“We are number one and we are three times [the size of] number two.” This is how Abdul Hakeem Mostafawi, the CEO of HSBC Qatar, positions his bank among the group of international lenders currently plying their trade in Qatar. While this statement shows a strong sense of self-belief, the hefty presence of big local banks in the market means that there is no suggestion that Mostafawi is resting on his laurels.
As Mostafawi says, global connectivity is the real strength of HSBC. “Nobody has the same footprint that we have,” he says. “We are in a better position to serve multinationals because we, as a bank, are everywhere. If they want to open up activities in India or in Latin America, we are there as well. They need a bank to be there with them wherever they go and we are everywhere.”
With more than 6,900 branch locations in about 80 countries, “everywhere” is not a complete exaggeration.
HSBC’s net profit grew by an impressive fifteen percent in 2012, and the lender doesn’t appear to have been affected by the Qatar Central Bank’s decision to force conventional banks to pull out of Islamic financing operations.
“It didn’t have a significant impact because we were just getting into it [Islamic banking],” Mostafawi says. “It was just six months [after] we got into it, so in terms of our expectations for future growth it has an impact, but not a direct immediate impact.”
In reality, HSBC had only a few clients in its Islamic banking branch. It may not have been a huge portfolio, but Mostafawi believes that the trend towards Islamic banking is growing much faster than conventional banking. In that sense it could have been an interesting sector to explore in terms of future profits.
“Regardless [of the fact] that I don’t like it, it was the right thing to do for the country,” Mostafawi says. “You can’t take a liability from a conventional institution and use it in an Islamic bank because conceptually as an Islamic product that’s wrong. By having it both together, you have no choice but to do that.”
If 2012 was a positive year for HSBC, then the outlook for 2013 is also looking good.
“Our expectations for 2013 are even better because there are a lot of projects coming up; we are already hearing about tender bonds, bank guarantees already issued for some clients, so the trend in terms of economic activity is in an upward direction. So we are hopeful that 2013 is going to be better than last year,” says Mostafawi.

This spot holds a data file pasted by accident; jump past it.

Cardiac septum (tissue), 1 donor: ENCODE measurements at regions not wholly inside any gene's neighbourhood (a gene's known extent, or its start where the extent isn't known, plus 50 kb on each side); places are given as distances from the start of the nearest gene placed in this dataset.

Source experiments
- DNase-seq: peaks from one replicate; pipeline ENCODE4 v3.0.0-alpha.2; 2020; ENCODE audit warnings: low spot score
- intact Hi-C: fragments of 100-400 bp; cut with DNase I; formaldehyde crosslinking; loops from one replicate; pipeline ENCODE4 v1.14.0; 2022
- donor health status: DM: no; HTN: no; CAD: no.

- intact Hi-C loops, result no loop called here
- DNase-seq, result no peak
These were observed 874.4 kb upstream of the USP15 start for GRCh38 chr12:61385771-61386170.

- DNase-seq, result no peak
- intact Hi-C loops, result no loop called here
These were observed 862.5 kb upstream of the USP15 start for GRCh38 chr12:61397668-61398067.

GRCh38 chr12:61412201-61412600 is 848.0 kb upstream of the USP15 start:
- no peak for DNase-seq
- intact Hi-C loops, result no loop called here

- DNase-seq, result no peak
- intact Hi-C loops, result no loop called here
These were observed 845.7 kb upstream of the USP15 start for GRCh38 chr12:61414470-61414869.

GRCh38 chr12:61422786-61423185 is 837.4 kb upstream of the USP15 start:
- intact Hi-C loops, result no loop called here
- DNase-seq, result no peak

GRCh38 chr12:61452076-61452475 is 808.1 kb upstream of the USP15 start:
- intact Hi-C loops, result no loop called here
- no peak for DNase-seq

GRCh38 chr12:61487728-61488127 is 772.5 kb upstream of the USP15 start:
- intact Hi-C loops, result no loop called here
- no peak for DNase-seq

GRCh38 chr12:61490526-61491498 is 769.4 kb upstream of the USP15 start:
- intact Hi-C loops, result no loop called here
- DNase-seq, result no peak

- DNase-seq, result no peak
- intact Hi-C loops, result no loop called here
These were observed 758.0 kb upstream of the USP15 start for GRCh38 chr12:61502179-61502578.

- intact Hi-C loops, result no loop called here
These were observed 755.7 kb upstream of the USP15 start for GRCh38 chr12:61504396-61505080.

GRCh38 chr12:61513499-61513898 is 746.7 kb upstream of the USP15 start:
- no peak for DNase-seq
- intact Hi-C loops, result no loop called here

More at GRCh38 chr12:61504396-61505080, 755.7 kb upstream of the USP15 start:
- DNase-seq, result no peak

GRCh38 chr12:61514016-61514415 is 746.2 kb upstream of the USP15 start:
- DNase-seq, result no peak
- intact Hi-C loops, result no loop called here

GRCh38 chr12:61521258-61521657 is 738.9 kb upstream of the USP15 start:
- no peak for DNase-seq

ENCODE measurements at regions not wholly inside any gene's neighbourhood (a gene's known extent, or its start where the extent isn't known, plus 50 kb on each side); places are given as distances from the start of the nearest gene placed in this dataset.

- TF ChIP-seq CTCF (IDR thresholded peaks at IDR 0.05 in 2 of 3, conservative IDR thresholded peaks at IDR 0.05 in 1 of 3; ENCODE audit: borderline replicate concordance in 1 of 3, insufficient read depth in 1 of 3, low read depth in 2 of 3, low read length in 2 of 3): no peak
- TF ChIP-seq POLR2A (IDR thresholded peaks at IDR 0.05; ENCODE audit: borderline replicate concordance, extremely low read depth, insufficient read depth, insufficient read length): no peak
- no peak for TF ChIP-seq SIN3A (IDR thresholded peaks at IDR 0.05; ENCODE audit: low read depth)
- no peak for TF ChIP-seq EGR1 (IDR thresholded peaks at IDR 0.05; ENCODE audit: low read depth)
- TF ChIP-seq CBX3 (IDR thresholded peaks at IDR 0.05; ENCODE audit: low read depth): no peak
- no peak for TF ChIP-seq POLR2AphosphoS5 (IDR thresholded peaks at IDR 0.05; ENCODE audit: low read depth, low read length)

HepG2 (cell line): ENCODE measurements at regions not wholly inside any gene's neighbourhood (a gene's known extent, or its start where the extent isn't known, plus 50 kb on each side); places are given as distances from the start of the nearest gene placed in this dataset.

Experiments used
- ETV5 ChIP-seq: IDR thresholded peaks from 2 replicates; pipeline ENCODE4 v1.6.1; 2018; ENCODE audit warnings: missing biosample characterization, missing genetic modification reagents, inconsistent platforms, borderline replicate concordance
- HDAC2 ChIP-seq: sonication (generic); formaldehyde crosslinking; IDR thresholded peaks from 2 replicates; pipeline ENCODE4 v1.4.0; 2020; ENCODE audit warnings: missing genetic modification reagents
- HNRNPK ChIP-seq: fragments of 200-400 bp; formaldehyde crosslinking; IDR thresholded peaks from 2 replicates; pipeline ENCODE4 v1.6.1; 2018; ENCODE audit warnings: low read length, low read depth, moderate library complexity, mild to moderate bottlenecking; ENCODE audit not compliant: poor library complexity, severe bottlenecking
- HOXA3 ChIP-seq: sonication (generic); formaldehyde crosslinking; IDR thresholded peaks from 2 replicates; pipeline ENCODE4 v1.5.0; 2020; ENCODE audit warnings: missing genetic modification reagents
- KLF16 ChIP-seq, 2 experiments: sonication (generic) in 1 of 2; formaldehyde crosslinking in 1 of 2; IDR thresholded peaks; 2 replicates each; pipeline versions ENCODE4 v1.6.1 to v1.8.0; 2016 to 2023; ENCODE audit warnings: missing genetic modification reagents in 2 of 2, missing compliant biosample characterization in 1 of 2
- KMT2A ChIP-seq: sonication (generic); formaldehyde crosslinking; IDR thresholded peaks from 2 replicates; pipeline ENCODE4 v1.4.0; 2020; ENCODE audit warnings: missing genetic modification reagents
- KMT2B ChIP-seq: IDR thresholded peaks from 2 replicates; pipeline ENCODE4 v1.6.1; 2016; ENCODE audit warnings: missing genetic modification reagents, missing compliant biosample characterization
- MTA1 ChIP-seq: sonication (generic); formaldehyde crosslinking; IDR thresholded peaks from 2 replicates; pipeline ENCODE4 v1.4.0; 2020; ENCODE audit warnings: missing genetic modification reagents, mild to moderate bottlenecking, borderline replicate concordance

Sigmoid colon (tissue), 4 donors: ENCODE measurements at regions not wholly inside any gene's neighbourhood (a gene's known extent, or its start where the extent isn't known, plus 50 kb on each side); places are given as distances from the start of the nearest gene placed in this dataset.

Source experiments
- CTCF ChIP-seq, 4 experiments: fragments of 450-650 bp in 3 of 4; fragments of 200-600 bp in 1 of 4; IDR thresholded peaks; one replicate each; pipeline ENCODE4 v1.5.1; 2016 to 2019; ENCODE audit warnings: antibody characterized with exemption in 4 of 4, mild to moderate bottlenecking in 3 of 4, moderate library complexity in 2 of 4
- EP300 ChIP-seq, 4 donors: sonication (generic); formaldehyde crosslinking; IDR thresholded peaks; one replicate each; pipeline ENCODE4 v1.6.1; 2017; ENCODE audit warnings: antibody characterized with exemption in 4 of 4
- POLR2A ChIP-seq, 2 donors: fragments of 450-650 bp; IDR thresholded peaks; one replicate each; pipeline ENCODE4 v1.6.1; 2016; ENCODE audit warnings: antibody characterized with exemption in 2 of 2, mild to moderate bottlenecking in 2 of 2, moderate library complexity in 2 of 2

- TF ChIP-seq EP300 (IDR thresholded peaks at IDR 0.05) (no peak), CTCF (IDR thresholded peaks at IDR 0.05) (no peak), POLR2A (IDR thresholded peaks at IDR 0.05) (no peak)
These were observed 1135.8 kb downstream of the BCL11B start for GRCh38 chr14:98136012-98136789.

The fortunes of banks in the Gulf state are generally looking healthy, which is perhaps unsurprising given that the country is rated as the world’s wealthiest per capita. Last month, Moody’s Investors Service said that the outlook for Qatar’s banking system remains stable, a reflection of the country’s economic environment, including a low level of nonperforming loans at well capitalised banks.
The “government’s extensive infrastructure investment programme will boost banks’ business opportunities over the twelve- to eighteen-month outlook period and lead to lending growth of between 20 percent to 25 percent,” the rating agency said in an e-mailed statement.
Qatari banks are backed by substantial government spending with their profitability remaining broadly stable, with the return-on-average-assets ratio as high as 2.4 percent. In addition, local lenders’ revenues are stronger than anywhere else in the Gulf. According to the Boston Consulting Group, Qatari banks hit an average of twelve percent revenue growth in 2012, outperforming other Gulf countries, none of which managed to break into double-digit increases.
But as Qatar is investing an estimated $160bn in infrastructure projects in the run-up to the 2022 World Cup, local enthusiasm for the project is being tempered by the fear of facing an old enemy: inflation. According to asset consultancy group EC Harris, inflation in the country could reach a whopping eighteen percent a year between 2016 to 2019.
“It’s going to be crucial the way the upcoming projects are going to be managed,” Mostafawi says. “If it’s planned well and spread over a longer time, then it will take inflationary challenges away. But if the projects are going to be squeezed in a very short period of time, I think it will create a big challenge in terms of inflation.”
According to the CEO, Qatar has already experienced a similar period during the Asian Games in 2006, when most of the infrastructure projects were concluded just two or three years before the event. But he wants to be optimistic.
“We still have a long time before 2022, so if they start at the right time we won’t have an issue, and I think they have learned from the Asian games,” Mostafawi says, adding that the problem with inflation in Qatar was very much related to the issue of doing too many things at one time.
If 2013 seems to be offering plenty of opportunities in terms of investments, HSBC is going to be selective, focusing on those sectors in which the bank has a competitive advantage.